/* Code-Comments */

Postgres Return Types In Node - Parse Strings To Whatever You Want

November 28, 2019

By default the node-postgres returns everything from PostgreSQL as a string. Brian Carlson, the author of pg, provides a solution for fixing this with his package pg-types.

One of the examples in the README refers to using moment . This is exactly how we used it. For example:

import * as moment from "moment-timezone";
import * as pg from "pg";

export const pool = new pg.Pool({});

// format timestamptz as a date with a timezone
pg.types.setTypeParser(1184, (val: string) => {
    const serverTz = Intl.DateTimeFormat().resolvedOptions().timeZone;
    return val === null
        ? null
        : moment(new Date(Date.parse(val ++0000)))
              .clone()
              .tz(serverTz)
              .format(YYYY-MM-DDTHH:mm:ss.SSSZZ);
});

Note: 1184 is type timestamptz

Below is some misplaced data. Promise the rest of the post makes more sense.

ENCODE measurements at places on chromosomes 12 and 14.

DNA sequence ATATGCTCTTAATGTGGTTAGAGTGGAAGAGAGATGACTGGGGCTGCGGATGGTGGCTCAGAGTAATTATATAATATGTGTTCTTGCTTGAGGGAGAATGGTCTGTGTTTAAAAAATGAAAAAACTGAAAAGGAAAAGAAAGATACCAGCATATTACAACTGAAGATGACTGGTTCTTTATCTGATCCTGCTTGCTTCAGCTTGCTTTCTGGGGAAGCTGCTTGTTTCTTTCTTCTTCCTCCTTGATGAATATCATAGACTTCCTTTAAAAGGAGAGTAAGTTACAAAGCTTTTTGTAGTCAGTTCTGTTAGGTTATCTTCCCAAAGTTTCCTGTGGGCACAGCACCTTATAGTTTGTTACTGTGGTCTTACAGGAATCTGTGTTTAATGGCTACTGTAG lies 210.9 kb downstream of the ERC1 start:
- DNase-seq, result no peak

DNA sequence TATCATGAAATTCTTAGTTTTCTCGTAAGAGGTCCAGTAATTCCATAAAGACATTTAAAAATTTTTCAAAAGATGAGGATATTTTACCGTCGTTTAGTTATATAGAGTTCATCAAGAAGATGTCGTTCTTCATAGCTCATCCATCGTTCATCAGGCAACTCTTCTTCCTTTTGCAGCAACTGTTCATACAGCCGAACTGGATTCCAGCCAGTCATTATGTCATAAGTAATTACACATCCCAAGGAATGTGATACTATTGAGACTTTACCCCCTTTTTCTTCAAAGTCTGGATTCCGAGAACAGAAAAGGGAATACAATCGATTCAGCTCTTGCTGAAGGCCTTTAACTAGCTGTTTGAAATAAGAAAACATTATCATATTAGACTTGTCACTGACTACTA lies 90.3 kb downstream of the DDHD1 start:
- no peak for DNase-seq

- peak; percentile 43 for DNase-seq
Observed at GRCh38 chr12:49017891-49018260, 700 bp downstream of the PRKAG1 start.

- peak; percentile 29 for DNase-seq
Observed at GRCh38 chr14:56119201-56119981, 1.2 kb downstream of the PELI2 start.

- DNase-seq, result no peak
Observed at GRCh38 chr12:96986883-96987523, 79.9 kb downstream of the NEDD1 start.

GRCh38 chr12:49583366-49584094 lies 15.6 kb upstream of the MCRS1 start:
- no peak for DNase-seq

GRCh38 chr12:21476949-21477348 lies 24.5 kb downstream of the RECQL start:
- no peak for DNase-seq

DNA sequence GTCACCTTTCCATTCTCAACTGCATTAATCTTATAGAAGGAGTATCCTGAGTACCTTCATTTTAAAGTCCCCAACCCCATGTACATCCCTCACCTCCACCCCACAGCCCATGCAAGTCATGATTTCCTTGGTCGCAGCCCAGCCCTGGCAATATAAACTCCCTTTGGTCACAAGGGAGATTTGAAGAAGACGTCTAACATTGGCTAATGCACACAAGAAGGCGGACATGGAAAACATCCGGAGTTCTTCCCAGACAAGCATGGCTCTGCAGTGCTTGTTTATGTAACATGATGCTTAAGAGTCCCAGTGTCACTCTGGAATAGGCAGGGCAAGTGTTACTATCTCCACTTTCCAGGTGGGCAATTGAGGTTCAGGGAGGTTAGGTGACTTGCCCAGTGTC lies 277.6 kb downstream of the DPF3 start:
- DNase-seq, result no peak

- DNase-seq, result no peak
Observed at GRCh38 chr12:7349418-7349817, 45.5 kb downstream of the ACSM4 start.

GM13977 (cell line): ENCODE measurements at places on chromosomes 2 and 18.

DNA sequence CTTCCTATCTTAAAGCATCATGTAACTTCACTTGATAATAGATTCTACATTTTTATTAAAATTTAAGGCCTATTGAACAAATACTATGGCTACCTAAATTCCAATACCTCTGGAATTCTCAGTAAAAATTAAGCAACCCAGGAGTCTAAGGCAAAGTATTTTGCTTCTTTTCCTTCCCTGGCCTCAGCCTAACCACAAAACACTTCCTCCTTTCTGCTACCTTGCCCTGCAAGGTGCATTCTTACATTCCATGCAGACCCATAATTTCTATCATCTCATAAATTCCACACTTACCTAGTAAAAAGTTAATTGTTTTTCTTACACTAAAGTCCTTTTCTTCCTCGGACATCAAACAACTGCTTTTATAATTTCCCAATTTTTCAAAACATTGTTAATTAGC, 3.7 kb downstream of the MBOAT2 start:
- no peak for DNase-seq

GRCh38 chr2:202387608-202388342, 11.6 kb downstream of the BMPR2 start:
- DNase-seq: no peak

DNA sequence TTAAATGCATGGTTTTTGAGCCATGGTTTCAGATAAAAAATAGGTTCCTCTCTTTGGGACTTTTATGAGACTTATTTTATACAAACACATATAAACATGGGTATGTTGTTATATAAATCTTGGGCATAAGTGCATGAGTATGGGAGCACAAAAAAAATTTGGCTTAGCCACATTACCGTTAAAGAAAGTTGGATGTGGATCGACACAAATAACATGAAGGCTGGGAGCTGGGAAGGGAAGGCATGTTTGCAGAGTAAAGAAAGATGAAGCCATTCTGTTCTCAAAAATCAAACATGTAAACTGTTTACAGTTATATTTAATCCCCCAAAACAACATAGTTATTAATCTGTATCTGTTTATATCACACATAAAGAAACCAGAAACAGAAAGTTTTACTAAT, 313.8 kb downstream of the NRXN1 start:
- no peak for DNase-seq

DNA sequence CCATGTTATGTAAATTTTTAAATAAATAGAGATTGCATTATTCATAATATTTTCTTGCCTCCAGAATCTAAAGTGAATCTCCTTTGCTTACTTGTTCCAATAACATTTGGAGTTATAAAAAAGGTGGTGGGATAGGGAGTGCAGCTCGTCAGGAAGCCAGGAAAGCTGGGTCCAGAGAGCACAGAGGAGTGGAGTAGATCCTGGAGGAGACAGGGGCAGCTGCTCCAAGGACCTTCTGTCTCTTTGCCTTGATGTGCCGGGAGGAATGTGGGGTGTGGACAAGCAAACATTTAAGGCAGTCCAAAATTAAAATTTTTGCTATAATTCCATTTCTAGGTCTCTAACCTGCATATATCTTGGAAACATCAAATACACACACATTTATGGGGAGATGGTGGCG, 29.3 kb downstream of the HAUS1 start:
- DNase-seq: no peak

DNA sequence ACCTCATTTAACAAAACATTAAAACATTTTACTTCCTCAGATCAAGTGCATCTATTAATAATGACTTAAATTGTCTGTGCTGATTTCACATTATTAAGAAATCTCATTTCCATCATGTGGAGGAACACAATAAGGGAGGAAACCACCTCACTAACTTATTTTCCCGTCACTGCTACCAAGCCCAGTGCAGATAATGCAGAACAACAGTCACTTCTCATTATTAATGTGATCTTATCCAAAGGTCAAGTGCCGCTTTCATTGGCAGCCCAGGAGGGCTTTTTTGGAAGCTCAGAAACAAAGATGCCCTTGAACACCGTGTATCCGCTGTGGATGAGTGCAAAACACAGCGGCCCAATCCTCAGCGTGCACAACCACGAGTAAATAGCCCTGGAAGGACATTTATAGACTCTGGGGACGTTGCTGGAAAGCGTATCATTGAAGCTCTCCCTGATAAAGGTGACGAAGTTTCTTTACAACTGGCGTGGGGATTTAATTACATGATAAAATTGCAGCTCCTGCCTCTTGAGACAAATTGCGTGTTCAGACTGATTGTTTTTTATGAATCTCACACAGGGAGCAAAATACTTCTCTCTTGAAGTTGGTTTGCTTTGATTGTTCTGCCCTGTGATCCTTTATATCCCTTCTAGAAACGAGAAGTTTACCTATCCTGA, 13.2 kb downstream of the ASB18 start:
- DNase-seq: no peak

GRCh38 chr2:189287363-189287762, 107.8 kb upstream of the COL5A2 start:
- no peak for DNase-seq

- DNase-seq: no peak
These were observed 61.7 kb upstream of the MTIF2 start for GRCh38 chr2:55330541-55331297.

<database_name>=> select typname, oid, typarray from pg_type where oid='1184' order by oid;
   typname   | oid  | typarray
-------------+------+----------
 timestamptz | 1184 |     1185

Curious about what else is available? You can see the full list of data-types available for parsing, with one command. Brian provided it in the README for pg-types (which is what inspired the above query).

Unfortunately when I gave it a try, I got an error:

$ psql -c "select typname, oid, typarray from pg_type order by oid;"
2019-11-13 14:50:45.206 EST [19753] FATAL:  database "stephen" does not exist
psql: FATAL:  database "stephen" does not exist

The fix was to log into the psql interactive shell. Once I did that, when I executed the query, everything worked as expected:

<database_name>=> select typname, oid, typarray from pg_type order by oid;

The result is a list of 384 different types to parse to your heart’s desire. type results


Stephen Weiss

Thanks for reading! My name's Stephen Weiss. I live in Chicago with my wife, Kate, and dog, Finn.
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